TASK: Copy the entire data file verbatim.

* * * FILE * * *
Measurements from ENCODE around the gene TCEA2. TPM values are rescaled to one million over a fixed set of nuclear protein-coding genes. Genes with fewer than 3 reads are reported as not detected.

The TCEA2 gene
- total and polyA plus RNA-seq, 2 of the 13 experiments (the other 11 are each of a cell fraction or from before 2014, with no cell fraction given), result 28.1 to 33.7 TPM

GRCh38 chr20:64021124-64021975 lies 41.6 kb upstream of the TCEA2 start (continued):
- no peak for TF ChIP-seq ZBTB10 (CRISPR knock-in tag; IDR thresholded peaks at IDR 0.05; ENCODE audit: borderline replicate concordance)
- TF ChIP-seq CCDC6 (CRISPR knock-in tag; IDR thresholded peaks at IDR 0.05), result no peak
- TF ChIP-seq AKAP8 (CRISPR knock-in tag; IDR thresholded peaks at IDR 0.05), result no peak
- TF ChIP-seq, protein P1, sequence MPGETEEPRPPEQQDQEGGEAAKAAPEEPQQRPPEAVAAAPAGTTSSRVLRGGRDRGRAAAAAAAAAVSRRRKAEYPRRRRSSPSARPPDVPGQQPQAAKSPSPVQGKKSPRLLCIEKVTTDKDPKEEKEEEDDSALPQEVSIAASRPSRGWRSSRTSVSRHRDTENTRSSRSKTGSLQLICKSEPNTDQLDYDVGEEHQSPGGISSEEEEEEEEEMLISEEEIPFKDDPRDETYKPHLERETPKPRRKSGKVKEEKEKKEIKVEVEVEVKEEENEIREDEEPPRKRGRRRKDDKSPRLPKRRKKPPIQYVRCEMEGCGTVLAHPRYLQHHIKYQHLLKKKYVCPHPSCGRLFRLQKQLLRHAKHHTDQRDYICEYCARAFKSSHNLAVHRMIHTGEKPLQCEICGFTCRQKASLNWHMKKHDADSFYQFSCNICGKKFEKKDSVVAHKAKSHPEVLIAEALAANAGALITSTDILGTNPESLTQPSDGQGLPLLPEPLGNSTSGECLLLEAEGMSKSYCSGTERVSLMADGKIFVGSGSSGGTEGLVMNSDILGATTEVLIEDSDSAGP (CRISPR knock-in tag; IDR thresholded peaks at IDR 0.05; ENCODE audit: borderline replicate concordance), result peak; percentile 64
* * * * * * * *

Measurements from ENCODE around the gene TCEA2. TPM values are rescaled to one million over a fixed set of nuclear protein-coding genes. Genes with fewer than 3 reads are reported as not detected.

The TCEA2 gene
- total and polyA plus RNA-seq, 2 of the 13 experiments (the other 11 are each of a cell fraction or from before 2014, with no cell fraction given), result 28.1 to 33.7 TPM

GRCh38 chr20:64021124-64021975 lies 41.6 kb upstream of the TCEA2 start (continued):
- no peak for TF ChIP-seq ZBTB10 (CRISPR knock-in tag; IDR thresholded peaks at IDR 0.05; ENCODE audit: borderline replicate concordance)
- TF ChIP-seq CCDC6 (CRISPR knock-in tag; IDR thresholded peaks at IDR 0.05), result no peak
- TF ChIP-seq AKAP8 (CRISPR knock-in tag; IDR thresholded peaks at IDR 0.05), result no peak
- TF ChIP-seq, protein P1, sequence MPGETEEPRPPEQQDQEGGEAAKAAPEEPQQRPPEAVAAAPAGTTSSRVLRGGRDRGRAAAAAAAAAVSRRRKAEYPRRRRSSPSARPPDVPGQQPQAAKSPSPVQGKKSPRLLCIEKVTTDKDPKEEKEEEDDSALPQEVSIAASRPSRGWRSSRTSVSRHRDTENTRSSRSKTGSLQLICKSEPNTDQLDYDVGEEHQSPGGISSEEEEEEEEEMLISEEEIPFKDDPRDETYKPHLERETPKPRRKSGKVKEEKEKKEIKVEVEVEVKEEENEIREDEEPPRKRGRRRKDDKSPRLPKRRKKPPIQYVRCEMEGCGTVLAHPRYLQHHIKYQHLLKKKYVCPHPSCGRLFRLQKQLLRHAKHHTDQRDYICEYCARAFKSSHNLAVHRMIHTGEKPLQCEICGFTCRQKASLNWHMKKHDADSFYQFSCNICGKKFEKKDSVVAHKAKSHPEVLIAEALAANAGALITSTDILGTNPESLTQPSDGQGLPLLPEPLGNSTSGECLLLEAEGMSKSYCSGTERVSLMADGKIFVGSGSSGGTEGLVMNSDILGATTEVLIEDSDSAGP (CRISPR knock-in tag; IDR thresholded peaks at IDR 0.05; ENCODE audit: borderline replicate concordance), result peak; percentile 64